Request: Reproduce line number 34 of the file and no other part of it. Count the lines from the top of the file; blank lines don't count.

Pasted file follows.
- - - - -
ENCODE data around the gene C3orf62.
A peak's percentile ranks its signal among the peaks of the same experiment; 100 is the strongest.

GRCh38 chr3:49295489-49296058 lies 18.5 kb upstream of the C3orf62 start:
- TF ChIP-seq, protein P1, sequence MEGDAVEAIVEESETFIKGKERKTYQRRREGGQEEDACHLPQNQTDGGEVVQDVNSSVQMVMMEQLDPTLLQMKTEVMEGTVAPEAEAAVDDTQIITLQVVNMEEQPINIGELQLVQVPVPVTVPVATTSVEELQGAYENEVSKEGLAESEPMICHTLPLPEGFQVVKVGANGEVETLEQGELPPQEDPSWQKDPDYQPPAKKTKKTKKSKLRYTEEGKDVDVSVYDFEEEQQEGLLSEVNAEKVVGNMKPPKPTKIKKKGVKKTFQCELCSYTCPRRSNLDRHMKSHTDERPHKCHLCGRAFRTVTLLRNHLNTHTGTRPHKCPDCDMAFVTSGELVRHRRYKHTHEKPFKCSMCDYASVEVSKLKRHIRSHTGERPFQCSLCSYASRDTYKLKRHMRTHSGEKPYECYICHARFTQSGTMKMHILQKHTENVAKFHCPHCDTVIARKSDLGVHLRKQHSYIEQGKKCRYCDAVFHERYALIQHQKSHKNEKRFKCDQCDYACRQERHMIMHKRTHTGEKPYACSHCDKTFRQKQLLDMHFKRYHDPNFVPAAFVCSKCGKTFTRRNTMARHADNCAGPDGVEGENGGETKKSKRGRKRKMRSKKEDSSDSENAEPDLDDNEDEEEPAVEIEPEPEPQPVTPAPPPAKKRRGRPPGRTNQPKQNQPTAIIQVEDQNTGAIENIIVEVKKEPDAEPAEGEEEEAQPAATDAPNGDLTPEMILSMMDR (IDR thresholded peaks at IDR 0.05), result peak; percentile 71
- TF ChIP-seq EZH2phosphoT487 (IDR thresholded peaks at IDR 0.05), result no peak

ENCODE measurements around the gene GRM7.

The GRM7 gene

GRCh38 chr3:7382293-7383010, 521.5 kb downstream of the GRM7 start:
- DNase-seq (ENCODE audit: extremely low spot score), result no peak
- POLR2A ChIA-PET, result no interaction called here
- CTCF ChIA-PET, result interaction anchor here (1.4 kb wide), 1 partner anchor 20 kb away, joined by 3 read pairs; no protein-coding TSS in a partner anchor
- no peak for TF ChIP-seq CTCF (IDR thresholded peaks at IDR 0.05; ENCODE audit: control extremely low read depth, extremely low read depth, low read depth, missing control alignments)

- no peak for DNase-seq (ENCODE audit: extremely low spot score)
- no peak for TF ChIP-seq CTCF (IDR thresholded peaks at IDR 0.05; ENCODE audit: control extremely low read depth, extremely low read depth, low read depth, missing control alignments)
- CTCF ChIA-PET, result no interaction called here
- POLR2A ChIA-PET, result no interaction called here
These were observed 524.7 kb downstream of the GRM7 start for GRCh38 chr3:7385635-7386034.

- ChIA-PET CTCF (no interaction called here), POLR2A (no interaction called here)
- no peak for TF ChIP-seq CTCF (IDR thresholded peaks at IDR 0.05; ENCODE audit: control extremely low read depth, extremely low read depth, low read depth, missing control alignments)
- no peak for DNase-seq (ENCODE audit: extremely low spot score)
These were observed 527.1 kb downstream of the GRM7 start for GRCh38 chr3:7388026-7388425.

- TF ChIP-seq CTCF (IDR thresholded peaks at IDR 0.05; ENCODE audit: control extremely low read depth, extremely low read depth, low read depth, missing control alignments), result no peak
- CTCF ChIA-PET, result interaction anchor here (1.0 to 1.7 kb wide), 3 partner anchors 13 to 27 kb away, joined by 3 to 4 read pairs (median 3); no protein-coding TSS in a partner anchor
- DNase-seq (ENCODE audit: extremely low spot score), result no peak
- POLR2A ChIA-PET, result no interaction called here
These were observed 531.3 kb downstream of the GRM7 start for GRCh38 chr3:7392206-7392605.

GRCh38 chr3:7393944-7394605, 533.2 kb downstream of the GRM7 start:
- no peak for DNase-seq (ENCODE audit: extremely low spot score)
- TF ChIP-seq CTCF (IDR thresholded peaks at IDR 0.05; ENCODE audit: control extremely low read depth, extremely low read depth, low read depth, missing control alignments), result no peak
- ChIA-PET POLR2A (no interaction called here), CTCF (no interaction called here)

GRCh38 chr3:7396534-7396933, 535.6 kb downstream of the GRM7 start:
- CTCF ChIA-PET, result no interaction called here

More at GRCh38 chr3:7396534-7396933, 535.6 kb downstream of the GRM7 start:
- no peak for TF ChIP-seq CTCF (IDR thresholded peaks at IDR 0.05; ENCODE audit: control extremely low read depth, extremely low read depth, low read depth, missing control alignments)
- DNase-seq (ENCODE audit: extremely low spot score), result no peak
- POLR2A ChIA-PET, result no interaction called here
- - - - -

- no peak for TF ChIP-seq CTCF (IDR thresholded peaks at IDR 0.05; ENCODE audit: control extremely low read depth, extremely low read depth, low read depth, missing control alignments)